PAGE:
This post was written with Youba Sokona, coordinator of the African Climate Policy Center (ACPC) at the United Nations Economic Commission for Africa in Addis Ababa, Ethiopia. ACPC and WRI have signed a memorandum of understanding to partner on analysis, convening, and other joint activities to promote low-carbon, climate-resilient development in Africa.

    WRI recently published "Ready or Not", a report on the roles of national institutions in adapting to climate change, based on WRI’s National Adaptive Capacity (NAC) framework. On February 21, WRI Vulnerability and Adaptation Initiative Co-directors Heather McGray and Johan Schaar led a workshop introducing the NAC framework to 17 staff and fellows of the African Climate Policy Center in Addis Ababa, Ethiopia. Gebru Jember of the Ethiopia Climate Change Forum also shared his organization’s experience using the NAC through the ARIA project.

    When you have a simple headache, you can take an aspirin, and it usually clears up. But if you have heart disease, you will likely need to make some major changes in your lifestyle: diet, exercise, plenty of doctors’ visits, and perhaps a long-term course of expensive prescription medicine.

    Climate change, unfortunately, is no mere headache. Building a climate-resilient society will require long-term and potentially fundamental transformations, including changes both large and small. This is why institutions are central to the climate-resilient development agenda.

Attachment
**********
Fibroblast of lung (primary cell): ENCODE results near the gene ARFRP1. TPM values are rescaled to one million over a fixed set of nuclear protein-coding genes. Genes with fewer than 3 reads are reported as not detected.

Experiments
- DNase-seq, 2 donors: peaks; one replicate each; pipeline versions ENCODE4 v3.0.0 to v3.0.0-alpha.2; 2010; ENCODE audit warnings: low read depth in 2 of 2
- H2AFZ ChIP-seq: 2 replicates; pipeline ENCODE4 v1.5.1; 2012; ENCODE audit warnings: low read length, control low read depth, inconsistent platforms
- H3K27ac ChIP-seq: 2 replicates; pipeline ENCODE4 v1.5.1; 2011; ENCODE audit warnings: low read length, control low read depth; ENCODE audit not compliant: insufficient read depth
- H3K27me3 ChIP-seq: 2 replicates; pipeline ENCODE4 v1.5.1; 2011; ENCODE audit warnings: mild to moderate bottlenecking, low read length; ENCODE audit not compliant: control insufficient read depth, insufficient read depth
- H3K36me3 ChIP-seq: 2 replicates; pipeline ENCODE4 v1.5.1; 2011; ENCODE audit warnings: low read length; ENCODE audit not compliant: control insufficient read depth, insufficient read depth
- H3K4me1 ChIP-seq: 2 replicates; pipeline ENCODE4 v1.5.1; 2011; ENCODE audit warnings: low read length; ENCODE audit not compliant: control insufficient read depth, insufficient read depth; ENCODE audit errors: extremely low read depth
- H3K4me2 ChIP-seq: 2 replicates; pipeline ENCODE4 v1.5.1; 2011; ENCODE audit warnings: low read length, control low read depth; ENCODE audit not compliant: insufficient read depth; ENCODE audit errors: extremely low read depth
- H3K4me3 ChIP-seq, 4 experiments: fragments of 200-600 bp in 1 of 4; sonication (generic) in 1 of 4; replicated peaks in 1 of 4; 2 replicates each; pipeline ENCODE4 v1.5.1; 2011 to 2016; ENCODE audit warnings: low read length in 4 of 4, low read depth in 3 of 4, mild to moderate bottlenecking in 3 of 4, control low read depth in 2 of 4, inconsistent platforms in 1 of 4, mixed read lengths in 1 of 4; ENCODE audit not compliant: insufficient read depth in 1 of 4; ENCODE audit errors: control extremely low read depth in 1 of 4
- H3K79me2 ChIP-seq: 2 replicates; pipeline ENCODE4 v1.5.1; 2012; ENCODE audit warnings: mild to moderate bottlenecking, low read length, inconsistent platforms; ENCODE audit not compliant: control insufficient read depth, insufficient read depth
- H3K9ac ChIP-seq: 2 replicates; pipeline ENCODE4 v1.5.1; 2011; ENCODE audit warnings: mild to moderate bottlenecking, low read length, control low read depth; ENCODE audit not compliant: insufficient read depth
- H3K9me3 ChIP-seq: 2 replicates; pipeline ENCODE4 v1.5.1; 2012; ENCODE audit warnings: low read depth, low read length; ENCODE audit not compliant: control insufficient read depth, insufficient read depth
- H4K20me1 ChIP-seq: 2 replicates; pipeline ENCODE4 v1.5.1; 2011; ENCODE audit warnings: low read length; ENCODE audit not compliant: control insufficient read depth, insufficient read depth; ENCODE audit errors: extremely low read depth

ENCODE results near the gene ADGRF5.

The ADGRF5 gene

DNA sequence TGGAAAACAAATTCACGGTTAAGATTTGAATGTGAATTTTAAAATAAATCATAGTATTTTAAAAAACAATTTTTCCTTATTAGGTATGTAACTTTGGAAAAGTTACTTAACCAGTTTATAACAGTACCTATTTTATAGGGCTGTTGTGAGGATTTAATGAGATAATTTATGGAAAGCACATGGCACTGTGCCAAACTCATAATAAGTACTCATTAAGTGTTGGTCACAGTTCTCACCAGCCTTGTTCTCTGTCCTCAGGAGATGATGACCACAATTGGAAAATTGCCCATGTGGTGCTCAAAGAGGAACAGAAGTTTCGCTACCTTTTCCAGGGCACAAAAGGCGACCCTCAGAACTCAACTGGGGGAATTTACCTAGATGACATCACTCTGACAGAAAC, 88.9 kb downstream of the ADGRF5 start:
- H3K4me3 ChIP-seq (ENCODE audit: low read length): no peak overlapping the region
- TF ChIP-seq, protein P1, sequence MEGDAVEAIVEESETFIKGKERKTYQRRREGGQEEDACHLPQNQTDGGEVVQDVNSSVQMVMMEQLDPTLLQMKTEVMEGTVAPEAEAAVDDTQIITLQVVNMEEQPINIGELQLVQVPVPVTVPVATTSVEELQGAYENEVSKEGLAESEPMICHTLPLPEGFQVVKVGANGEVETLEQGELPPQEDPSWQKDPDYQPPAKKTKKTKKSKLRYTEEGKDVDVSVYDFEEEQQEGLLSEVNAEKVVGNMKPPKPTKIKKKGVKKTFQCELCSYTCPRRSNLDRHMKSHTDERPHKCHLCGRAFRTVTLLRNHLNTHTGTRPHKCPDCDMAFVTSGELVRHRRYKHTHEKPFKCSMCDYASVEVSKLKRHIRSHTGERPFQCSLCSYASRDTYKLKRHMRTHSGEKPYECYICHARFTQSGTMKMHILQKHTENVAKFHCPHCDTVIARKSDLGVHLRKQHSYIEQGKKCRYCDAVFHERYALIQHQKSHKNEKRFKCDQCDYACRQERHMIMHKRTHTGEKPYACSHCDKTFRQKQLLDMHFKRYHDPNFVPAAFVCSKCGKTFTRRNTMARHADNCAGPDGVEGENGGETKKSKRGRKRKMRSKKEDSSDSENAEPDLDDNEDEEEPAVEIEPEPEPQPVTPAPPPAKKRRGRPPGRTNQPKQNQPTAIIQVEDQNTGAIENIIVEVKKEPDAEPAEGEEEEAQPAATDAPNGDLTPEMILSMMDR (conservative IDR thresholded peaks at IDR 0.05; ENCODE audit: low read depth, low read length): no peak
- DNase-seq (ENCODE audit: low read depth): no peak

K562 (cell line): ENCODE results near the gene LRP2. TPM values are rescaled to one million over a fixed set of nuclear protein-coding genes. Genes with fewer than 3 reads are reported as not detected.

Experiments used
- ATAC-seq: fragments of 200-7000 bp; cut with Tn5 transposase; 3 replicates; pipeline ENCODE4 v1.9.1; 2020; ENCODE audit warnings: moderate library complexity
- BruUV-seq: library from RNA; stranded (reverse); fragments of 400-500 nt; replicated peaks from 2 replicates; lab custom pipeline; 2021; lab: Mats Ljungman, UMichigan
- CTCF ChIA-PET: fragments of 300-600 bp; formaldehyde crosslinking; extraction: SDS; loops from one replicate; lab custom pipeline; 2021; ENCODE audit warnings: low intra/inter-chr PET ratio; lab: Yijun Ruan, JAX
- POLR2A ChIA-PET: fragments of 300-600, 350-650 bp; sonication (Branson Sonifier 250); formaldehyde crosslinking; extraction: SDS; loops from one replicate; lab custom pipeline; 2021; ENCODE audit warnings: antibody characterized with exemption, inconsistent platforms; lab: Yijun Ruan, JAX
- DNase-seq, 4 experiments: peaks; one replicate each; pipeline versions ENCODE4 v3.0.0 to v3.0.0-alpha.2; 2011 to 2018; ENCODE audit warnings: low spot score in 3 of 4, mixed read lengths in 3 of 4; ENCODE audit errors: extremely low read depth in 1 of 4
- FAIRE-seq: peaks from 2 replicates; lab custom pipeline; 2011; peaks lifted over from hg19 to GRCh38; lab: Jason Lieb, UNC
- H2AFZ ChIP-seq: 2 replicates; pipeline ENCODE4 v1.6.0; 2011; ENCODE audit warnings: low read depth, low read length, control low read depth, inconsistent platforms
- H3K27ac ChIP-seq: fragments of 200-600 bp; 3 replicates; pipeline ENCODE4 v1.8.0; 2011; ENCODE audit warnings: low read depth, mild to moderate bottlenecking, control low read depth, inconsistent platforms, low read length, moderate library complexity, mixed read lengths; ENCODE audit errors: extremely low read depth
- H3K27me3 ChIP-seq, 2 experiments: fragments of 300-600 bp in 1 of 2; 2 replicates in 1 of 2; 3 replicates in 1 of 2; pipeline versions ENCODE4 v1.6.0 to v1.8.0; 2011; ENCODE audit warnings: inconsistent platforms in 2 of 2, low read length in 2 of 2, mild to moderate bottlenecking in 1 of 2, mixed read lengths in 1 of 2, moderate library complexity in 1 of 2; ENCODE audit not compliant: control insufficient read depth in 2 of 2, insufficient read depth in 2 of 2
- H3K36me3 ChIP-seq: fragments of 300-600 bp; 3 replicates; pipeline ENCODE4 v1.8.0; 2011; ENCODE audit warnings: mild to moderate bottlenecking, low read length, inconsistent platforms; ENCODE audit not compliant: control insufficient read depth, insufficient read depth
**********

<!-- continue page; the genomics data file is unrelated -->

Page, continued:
• National Greenhouse Gas Inventories Can Help Countries Curb Climate Change

    At WRI, we like to say that “you can’t manage what you can’t measure.” For managing and mitigating climate change, one of the most fundamental measurements is a periodic inventory of the problem’s root cause: greenhouse gas (GHG) emissions from human activities.

    GHG emissions inventories are carried out at several levels, including corporate, city, and state. Measuring emissions for entire nations has its unique challenges, but it’s a critical first step for any country that wants to effectively manage its contribution to global climate change. National GHG inventories provide a baseline of data and, if regularly updated, a tracking mechanism for assessing how domestic policies impact emissions.

  • Four Key Issues to Watch During Bonn Climate Talks

    Since the conclusion of the UN climate conference in Durban, South Africa (COP 17) last year, there has been robust debate on the merits of its outcomes.

    Some argue that the deal – including a new Durban Platform to negotiate the climate regime’s long-term future, a second commitment period for the Kyoto Protocol, and an array of decisions to implement the Cancun Agreements – is an inadequate answer to a world facing rapidly increasing greenhouse gas emissions. Others point to encouraging elements of the Durban package, such as a renewed commitment to international collaboration, a vision of an ambitious post-2020 settlement, and a series of steps designed to facilitate creative thinking on closing the emissions gap.